Mahatma Gandhi’s Influences

Gandhi in 1909

Mahatma Gandhi’s philosophy of truth and nonviolence has influenced many great leaders worldwide. But before Gandhi became a historic figure, he himself was influenced by great men and great literature. Among the great personalities that inspired him were the poet and philosopher Raychandbhai and the social reformer, Gopal Krishna Gokhale. Gandhi looked at both men as his role models. Gandhi also had high respect for the Russian novelist Leo Tolstoy. He regularly exchanged letters with Tolstoy and shared the same beliefs with him. Both men admired the same wise men: Mohammed, Buddha, and Socrates. Gandhi was deeply affected by Tolstoy’s book, The Kingdom of God is Within You. The English philosopher and writer John Ruskin also captivated Gandhi’s heart and mind with his book, Unto This Last. Ruskin affected Gandhi so deeply that the Indian social reformer coined a word that represented Ruskin’s ideas and called it Sarvodaya. Besides these great men, Gandhi was also influenced by the Gita and the Bible. 

Raychandbhai and Gokhale


Gandhi met Raychandbhai (also known as Shrimad Rajchandra) for the first time when he arrived home in India from London. Gandhi immediately felt that Raychandbhai was a man of great intelligence and that, like him, he was a lover of the truth. Gandhi observed that despite his daily business and concerns, Raychandbhai often had time for religious meditation. And so, Gandhi enjoyed the company of the poet. He looked at Raychandbhai as a spiritual advisor and felt that Raychandbhai would always instruct him in light of the truth. Raychandbhai served as Gandhi’s guiding light during his many spiritual crises. 

Gandhi viewed Gopal Krishna Gokhale as a very different politician. Despite Gokhale’s agnosticism, Gandhi felt that Gokhale brought a lot of spirituality to politics, and this alone endeared him to the politician. He even described Gokhale as the “most perfect man in the political field.” 

Leo Tolstoy

Gandhi exchanged many letters with Leo Tolstoy. Both men shared the same sentiments about peace and looked up to the same great men like Muhammad and Socrates. They also shared the same love for profound literature like the Upanishads, the Gita, and Sir Edwin Arnold’s Light of Asia. Gandhi and Tolstoy were philosophers who lived according to their beliefs. One of Tolstoy’s letters to Gandhi contained the Russian’s high regard for satyagraha in relation to the situation in South Africa. In turn, Gandhi was mesmerized by Tolstoy’s book entitled The Kingdom of God is Within You, making him an even more profound thinker. He felt that Leo Tolstoy was a seeker of the truth and a man of deep convictions. Scholars today agree that Gandhi and Tolstoy were prophets who lived in the same time period.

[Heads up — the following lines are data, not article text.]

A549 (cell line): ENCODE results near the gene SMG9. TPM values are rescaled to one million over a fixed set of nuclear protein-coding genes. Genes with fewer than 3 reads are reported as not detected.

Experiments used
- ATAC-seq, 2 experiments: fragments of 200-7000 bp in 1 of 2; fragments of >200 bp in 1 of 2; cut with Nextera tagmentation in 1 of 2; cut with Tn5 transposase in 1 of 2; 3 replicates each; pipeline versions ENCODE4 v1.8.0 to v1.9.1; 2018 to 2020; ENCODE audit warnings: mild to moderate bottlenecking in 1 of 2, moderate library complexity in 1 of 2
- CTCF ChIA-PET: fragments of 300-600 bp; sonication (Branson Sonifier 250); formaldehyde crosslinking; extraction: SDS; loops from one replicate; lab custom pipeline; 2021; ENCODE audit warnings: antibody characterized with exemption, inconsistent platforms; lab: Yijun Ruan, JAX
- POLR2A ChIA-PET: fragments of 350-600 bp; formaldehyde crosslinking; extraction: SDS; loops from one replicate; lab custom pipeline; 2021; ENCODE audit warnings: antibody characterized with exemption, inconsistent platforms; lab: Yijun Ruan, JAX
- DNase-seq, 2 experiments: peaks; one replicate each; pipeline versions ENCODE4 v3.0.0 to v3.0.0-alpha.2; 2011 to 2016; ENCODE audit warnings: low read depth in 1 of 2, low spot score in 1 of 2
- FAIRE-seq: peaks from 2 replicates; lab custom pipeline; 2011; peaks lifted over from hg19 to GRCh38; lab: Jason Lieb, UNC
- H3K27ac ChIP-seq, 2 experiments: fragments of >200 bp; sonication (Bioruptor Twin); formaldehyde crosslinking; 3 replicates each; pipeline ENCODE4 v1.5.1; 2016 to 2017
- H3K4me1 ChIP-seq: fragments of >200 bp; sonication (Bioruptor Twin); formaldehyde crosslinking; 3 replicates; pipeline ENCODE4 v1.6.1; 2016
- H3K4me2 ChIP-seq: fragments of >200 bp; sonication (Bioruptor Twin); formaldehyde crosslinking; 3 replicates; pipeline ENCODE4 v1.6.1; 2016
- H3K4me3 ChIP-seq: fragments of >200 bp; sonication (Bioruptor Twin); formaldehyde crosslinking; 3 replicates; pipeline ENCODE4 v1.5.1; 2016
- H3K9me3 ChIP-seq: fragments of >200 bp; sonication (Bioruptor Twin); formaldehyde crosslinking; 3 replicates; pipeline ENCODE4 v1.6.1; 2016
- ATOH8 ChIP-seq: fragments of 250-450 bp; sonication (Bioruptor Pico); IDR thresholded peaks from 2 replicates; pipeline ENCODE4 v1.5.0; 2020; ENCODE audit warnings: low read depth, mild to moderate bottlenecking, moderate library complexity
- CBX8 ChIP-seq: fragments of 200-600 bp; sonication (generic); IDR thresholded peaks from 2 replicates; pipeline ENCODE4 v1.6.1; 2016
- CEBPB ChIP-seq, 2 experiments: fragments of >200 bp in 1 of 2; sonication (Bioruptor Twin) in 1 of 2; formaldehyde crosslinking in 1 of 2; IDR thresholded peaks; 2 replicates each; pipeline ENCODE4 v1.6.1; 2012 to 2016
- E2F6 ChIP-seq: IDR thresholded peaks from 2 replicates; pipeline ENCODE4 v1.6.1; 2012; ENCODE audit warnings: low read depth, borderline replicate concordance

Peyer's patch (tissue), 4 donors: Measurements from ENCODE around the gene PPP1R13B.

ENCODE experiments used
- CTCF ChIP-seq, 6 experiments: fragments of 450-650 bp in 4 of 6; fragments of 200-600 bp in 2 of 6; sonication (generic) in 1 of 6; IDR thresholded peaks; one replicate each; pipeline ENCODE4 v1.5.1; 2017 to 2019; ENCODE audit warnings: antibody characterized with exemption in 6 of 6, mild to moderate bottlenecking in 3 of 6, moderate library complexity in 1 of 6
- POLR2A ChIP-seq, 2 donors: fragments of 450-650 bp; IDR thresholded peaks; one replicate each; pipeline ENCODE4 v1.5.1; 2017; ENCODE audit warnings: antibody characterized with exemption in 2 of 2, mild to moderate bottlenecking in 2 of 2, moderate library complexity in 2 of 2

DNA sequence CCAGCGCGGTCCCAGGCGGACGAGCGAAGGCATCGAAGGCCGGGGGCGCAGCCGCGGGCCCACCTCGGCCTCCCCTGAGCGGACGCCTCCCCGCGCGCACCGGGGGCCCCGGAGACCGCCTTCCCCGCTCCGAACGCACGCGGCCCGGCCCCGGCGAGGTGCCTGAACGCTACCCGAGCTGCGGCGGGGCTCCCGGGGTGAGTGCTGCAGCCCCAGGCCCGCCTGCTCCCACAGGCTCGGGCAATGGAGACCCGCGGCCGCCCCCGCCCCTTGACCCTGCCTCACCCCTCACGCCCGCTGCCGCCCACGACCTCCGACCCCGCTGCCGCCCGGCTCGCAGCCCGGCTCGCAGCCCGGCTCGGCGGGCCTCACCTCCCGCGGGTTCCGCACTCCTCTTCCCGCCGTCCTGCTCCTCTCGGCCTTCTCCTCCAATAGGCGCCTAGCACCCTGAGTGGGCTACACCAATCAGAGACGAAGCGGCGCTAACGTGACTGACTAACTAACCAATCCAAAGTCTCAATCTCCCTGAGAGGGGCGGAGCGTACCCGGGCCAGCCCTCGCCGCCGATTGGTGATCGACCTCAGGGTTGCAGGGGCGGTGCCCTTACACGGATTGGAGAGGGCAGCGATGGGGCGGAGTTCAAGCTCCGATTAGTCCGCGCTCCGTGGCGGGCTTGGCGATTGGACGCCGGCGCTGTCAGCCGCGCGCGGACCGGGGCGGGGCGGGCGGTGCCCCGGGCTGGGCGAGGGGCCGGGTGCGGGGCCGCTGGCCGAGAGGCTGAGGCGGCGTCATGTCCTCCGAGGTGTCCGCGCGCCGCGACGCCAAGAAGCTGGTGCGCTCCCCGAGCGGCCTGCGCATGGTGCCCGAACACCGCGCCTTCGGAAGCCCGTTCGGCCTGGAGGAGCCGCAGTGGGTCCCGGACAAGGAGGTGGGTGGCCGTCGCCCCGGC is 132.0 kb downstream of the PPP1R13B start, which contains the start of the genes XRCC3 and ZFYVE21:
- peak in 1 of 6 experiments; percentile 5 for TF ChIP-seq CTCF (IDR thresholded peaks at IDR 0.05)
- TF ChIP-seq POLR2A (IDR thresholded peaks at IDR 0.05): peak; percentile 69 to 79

John Ruskin

The English writer John Ruskin influenced Gandhi through his book entitled Until This Last. Ruskin’s ideas contained in his book entranced Gandhi and left a permanent mark on his mind. Some scholars say that Ruskin’s book was perhaps the single most influential piece of literature on Gandhi’s philosophy of peace. During a train ride from Johannesburg to Durban, Gandhi was handed Ruskin’s book by a friend named Mr. Polak. Ruskin’s ideas so electrified Gandhi that he coined a term to summarize the sentiments contained in the book and called it Sarvodaya, meaning “the upliftment of all.” According to Gandhi, when he began to read the book, he was not able to put it down and was not able to sleep until he reached his destination. Gandhi expressed that he found in the book the deepest truths he held in his heart. Unto This Last contained an unusual criticism of capitalism. It threw aside the conventional theories of economics advanced by John Stuart Mill and Adam Smith. Ruskin rejected the theory that humans were influenced by the law of supply and demand, and instead, he put forth the idea that humans were motivated by their emotions. Ruskin asserted that the economic model of supply and demand degrades workers in a way that they are forced to sell their work for low pay in a competitive market. Ruskin drew the title of his book from chapter 20 of the Gospel of Saint Matthew.

The Gita

Gandhi discovered the Gita when he was a young man in England when theosophist friends handed him Sir Edwin Arnold’s The Song Celestial. The Song Celestial is Arnold’s rendering of a portion of the Hindu sacred book. The book profoundly affected Gandhi and convinced him that the Gita was the deepest source of truth. Consequently, he adopted its ideas and turned to them during difficult times. Gandhi developed his lessons of selflessness from the Gita and especially cherished the final 18 verses of its second chapter. 

The Bible

The Christian Bible also influenced Gandhi, particularly the New Testament and the Sermon on the Mount. The renunciation of worldly desires by Jesus swamped Gandhi with joy. He developed his principle of satyagraha based on the Sermon on the Mount. Satyagraha, as Gandhi conceived it, is a form of nonviolent resistance, and Gandhi felt that the Sermon on the Mount contained this peaceful means of resistance. Gandhi stated that the New Testament opened his eyes to the value of nonviolence. He added that the New Testament is an instruction to achieve peace and lays down the hope that a time would come when swords would be useless and that the materials used to make swords would instead be used for meaningful purposes. He upheld Jesus as the originator of all nonviolent philosophies, who used the force of truth as a weapon. Gandhi further stated that Jesus defeated evil with good and conquered hatred with love by using forgiveness and gentleness. And so Gandhi was able to adopt the teachings of Jesus and create his own brand of public service. As a result, he was able to guide millions of Indians in their quest for independence from the powerful British empire.